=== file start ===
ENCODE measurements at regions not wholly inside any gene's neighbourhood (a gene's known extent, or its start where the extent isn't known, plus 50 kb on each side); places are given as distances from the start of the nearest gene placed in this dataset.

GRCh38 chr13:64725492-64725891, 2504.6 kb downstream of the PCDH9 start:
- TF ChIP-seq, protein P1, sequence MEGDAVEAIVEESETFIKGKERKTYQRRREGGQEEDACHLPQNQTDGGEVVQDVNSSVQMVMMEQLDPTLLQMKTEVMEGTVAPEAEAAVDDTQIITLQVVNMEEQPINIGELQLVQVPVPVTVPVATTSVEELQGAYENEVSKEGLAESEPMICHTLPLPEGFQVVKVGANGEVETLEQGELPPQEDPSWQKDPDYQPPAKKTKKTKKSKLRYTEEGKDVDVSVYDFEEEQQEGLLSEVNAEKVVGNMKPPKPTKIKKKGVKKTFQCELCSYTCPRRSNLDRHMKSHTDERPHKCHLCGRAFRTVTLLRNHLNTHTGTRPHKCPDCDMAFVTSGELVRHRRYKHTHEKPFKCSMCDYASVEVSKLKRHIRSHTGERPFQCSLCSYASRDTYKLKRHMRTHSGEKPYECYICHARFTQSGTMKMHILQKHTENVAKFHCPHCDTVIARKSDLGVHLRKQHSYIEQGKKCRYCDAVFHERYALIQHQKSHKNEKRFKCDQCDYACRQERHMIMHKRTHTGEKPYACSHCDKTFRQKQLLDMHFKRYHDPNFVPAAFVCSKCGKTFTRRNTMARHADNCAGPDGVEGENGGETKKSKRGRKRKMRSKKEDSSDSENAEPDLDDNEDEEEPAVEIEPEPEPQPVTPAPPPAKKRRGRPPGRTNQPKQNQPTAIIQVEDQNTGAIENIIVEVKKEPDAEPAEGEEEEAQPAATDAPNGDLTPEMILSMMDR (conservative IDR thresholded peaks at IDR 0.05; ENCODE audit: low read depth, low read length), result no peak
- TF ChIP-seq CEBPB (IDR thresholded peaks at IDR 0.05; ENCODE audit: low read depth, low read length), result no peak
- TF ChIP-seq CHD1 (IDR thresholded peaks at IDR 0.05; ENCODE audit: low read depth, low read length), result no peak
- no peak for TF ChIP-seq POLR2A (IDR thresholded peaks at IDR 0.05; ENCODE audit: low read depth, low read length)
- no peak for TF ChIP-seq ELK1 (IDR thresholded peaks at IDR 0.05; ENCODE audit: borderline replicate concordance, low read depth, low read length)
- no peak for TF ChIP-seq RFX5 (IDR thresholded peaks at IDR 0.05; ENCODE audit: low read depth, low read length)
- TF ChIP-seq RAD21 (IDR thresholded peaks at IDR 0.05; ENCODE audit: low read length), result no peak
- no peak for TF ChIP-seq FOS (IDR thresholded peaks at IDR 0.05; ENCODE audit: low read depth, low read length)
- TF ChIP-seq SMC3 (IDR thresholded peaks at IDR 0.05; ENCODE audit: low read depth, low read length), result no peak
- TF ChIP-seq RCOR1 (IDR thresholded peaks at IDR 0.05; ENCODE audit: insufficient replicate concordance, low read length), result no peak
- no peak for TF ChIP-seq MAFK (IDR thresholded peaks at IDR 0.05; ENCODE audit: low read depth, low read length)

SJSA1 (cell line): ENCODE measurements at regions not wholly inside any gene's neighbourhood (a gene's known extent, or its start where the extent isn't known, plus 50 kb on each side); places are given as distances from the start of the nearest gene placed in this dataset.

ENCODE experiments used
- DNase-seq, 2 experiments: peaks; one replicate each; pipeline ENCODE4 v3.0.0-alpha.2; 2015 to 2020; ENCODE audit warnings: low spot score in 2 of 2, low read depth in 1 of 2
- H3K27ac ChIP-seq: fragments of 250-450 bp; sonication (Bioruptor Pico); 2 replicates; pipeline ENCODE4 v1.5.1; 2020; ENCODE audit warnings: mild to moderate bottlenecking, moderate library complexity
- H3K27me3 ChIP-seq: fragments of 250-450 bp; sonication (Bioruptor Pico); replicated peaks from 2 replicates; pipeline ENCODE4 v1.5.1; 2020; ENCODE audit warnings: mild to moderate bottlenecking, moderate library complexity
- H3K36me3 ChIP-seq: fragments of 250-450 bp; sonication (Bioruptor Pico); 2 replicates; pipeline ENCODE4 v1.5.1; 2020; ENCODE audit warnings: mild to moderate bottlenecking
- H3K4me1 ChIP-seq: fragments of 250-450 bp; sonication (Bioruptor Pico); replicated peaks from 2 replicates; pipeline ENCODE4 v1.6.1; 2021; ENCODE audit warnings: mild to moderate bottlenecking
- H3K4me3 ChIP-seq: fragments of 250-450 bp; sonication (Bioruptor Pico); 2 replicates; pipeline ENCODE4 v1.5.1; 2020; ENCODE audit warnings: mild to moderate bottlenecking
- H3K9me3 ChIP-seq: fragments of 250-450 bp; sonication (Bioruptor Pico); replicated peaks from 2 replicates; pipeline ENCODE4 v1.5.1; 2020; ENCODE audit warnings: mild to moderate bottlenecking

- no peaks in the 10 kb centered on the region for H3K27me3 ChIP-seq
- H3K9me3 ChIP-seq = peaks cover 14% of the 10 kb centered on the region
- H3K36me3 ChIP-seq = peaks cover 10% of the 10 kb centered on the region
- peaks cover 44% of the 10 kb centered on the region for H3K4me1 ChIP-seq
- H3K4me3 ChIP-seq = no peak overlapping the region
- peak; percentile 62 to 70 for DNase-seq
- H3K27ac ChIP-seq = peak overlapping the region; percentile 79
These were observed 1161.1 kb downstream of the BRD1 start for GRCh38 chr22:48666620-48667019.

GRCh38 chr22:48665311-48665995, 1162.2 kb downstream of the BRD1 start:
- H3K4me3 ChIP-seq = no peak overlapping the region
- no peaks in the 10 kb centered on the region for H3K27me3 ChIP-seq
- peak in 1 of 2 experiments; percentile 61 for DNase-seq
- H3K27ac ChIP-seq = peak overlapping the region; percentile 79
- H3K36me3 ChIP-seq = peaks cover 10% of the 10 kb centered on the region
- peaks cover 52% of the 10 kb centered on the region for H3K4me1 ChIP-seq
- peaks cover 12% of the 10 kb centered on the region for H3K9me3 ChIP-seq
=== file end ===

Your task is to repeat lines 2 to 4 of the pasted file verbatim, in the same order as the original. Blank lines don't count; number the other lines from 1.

GRCh38 chr13:64725492-64725891, 2504.6 kb downstream of the PCDH9 start:
- TF ChIP-seq, protein P1, sequence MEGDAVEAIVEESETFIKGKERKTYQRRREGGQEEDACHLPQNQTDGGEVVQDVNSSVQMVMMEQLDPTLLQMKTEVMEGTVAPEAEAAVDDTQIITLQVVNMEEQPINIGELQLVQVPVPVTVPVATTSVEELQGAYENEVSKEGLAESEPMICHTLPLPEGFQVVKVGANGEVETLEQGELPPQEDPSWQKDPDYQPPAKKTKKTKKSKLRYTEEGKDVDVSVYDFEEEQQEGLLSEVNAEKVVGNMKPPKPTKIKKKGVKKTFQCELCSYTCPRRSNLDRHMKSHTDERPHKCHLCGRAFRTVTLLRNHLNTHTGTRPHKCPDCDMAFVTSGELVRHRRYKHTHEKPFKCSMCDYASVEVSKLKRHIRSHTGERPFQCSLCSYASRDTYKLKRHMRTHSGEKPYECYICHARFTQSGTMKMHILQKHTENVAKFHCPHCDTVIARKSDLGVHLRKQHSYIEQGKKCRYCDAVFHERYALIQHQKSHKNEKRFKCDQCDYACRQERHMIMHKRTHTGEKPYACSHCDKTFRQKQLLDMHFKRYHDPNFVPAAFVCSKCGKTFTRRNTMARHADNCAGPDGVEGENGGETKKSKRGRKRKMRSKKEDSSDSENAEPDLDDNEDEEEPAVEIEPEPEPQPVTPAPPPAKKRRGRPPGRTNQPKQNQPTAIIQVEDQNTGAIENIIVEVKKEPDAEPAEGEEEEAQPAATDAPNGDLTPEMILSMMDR (conservative IDR thresholded peaks at IDR 0.05; ENCODE audit: low read depth, low read length), result no peak
- TF ChIP-seq CEBPB (IDR thresholded peaks at IDR 0.05; ENCODE audit: low read depth, low read length), result no peak